On his 40th birthday the Italian director Roberto Rossellini received a surprise gift. It was a letter from the Hollywood star Ingrid Bergman: enchanted by his Rome, Open City (1945), she offered to come and make a film with him. She signed off the letter with the only Italian she then knew – “ti amo”. Thus began a five feature film partnership and a scandalous love affair that resulted in the break-up of Bergman’s marriage and a child born out of wedlock. This period between 1949 and 1955 saw the release of the three films in this collection: Stromboli (1950), Journey to Italy (1954) and Fear (1954), rereleased this week on Blu-ray by the BFI.
Rossellini is perhaps best known as a pioneer of Italian neorealism, a movement that typically involved the casting of non-professional actors. It is, then, rather a dramatic shift to poach and cast Hollywood’s leading actress: Bergman had previously starred in Casablanca (1942) and For Who the Bell Tolls (1943). Yet this period marked a change in style for Rossellini. Abandoning some important neorealist elements, he created films that would have been more recognisable to a Hollywood audience, although they still would have seemed very strange. Instead of dramatic editing he used very long takes; he gave people their lines bit by bit, without time to rehearse them, resulting in rather less slick dialogue and some dazed actors; he toyed with the conventions of Hollywood melodrama, with more ambiguously motivated characters and narratives lacking closed, symmetrical structures.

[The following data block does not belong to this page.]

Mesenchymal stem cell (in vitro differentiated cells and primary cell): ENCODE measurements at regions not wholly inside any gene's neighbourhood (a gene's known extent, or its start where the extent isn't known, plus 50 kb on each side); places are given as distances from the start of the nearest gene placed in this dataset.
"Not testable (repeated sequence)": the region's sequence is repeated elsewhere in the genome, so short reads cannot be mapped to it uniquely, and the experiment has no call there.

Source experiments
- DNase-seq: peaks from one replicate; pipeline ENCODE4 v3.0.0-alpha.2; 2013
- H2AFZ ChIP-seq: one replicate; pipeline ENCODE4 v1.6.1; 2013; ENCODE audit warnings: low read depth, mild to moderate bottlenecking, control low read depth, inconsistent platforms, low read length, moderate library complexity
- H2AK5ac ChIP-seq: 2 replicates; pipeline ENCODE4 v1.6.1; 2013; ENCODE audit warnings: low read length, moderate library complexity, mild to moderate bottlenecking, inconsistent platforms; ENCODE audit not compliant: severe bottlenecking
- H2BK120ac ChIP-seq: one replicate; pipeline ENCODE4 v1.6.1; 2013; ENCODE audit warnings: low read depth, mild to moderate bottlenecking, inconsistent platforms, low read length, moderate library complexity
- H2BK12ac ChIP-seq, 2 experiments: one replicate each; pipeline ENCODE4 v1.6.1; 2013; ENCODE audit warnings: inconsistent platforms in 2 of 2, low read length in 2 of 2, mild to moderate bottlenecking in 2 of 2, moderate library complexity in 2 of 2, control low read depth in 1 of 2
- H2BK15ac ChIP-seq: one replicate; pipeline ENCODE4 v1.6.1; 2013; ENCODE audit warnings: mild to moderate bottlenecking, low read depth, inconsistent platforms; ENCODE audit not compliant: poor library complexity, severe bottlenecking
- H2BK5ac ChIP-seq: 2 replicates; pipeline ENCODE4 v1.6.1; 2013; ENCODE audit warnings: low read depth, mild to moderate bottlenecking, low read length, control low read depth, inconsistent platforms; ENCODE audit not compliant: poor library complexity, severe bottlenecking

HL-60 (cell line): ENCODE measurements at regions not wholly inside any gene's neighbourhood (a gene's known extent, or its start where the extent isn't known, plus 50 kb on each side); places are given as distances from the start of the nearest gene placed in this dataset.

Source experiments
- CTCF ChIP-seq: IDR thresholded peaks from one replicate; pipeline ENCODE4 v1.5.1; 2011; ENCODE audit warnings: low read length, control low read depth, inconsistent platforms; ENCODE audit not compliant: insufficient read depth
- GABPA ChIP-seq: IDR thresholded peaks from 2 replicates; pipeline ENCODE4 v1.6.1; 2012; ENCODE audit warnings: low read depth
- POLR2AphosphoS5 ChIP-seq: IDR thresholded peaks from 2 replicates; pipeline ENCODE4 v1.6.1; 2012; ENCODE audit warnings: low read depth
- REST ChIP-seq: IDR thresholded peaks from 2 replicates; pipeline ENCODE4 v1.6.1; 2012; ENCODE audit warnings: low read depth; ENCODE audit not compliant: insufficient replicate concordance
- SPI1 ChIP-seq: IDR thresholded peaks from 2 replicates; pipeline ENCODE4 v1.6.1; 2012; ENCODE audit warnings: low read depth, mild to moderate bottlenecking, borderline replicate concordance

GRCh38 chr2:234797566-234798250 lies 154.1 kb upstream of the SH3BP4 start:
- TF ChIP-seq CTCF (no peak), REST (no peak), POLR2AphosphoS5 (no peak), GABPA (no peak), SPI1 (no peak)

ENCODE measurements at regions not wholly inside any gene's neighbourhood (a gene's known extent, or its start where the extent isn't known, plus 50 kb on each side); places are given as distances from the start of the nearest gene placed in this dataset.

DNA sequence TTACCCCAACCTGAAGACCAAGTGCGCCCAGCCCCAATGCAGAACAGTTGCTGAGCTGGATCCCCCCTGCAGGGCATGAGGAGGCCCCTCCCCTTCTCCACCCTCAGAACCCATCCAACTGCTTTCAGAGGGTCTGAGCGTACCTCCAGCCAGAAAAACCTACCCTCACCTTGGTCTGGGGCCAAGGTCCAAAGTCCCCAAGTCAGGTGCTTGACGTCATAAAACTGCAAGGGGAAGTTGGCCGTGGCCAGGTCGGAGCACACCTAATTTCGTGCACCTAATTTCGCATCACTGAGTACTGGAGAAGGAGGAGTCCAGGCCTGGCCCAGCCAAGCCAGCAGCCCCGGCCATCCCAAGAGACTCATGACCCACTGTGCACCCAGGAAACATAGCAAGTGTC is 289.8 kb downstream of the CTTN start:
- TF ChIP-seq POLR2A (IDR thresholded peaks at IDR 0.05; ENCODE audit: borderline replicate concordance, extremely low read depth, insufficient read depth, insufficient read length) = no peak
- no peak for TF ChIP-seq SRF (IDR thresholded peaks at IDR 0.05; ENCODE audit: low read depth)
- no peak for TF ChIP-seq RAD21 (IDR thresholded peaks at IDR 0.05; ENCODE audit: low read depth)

All three of the films pivot on a couple and the transformations Bergman’s characters undergo, although Fear seems the odd one out, in content and quality. No doubt drawing on her own outsider status, in Stromboli she is an Eastern European destitute bourgeoisie, caught in a displaced-persons camp following the Second World War, who agrees to marry a Sicilian fisherman to obtain a passport; in Journey to Italy she is an English woman visiting Naples with her husband to settle the estate of a deceased relative; in Fear she is married to a prominent German scientist but is racked by anxiety over an affair with another man. In each instance her character begins as self- involved, before being jolted out of her complacency and then undergoes a gradual, halting transformation towards a new acceptance of her reality, in some instances culminating in curious moments of grace. Taken together, Fear seems an awkward fit in this trilogy, where Europe ’51 (1951) may have been a more congruent choice. Yet Stromboli and Journey to Italy in particular, although much maligned at the time, are now seen as essential preludes to contemporary cinema and they are two films that ought to be seen.